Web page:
Elevators in the Military

Aircraft carriers have traditionally used high-speed, aluminum hydraulic elevators. They are big and strong enough to lift two 74,000-lb. (33,566-kg) fighter jets. Here is a video of one in action:

However, the U.S. Navy has found hydraulic, pneumatic, steam and mechanically driven systems to be inefficient, inadequate and high maintenance. For that reason, it has pursued the use of Linear Synchronous-Motor (LSM) technology in its shipborne elevators. According to James G. Wieler and Dr. Richard D. Thornton, the LSM system is “faster, safer, environmentally friendly and more efficient, and has a higher lift capacity than existing Navy munitions elevators.” Dubbed the Advanced Weapons Elevator (AWD), you can see it in action on NOVA, featuring Federal Equipment Co. president Doug Ridenour.

We may see AWEs installed on aircraft carriers as early as next year.

“Linear Synchronous Motor Elevators Become a Reality,” ELEVATOR WORLD, May 2012, pp. 140-143 is available in print and digital format from the Elevator World online bookstore.

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Chinese shopping mall reveals world’s largest spiral escalator

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In March 2015, Mitsubishi Electric manufactured and installed this glamorous spiral escalator at the New World Daimaru Department Store in Shanghai, China.  The shopping mall’s main atrium features two spiral escalators which are composed of 12 curved escalators all together—making Shanghai’s the largest order for such a project yet, according to Gizmodo.  Only 103 such flights of electric stairs currently exist in the world, including one at Caesars Palace Forum Shops in Las Vegas. Pretty amazing!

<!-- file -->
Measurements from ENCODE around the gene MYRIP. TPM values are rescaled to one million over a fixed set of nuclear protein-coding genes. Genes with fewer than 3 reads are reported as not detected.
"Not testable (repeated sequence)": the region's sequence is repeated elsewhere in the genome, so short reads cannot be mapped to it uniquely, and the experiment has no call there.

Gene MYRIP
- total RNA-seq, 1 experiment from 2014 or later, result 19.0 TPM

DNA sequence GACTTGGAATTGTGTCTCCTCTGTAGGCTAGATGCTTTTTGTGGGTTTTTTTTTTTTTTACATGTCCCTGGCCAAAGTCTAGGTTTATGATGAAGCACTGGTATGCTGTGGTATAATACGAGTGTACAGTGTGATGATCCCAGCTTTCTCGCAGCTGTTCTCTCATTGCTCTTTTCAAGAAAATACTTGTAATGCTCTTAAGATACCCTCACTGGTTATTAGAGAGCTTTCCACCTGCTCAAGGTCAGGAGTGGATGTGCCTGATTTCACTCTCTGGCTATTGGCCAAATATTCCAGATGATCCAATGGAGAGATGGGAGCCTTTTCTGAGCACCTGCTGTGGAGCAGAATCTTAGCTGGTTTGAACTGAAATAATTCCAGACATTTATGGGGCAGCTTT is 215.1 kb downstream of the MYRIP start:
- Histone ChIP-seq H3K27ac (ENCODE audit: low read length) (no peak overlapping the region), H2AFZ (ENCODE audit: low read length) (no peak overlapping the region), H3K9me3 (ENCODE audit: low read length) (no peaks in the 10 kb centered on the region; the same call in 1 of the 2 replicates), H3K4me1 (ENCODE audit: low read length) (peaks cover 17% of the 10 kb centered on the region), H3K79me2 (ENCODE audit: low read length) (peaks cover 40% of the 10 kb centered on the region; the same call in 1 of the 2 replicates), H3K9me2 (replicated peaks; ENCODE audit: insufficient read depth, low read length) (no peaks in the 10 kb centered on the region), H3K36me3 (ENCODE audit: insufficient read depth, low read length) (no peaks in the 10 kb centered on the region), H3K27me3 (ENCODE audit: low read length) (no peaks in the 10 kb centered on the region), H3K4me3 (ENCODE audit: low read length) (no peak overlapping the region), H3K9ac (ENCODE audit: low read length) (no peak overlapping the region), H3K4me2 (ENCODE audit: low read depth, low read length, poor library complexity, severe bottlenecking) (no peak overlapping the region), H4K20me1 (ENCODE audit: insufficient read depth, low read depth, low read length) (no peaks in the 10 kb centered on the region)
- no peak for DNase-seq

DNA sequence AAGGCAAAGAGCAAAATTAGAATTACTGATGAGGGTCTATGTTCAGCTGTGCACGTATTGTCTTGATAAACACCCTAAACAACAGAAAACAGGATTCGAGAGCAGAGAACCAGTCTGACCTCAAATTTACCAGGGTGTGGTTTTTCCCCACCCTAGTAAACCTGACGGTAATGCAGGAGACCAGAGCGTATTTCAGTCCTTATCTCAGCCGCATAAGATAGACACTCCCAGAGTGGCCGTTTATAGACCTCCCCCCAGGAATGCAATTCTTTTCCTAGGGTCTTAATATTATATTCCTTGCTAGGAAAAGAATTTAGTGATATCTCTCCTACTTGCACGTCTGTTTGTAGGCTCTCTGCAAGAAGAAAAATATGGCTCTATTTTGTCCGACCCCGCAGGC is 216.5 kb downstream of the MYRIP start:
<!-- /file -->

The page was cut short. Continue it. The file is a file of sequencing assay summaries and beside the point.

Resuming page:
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Tall Buildings in Mexico

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Mexico has 16 completed tall buildings, most of them office buildings. They range in height from 492 ft. (150 m) to 738 ft. (225 m), with 31 to 55 floors. The tallest building, Torre Mayor, in Mexico City, has 55 floors above and four floors below ground. It has 29 Schindler elevators, traveling at a maximum speed of 6 mps.

Nine tall buildings are currently under construction, four of which will be taller than Torre Mayor when they are completed over the next three years: Torre Koi in Monterrey and Torre Reforma, Punto Chapultepec and Torre Paradox in Mexico City. Torre Koi will be 906 ft. (276 m) tall with 67 floors when it is completed next year. Schindler is outfitting Torre Reforma with 27 elevators, traveling at a maximum of 5 mps.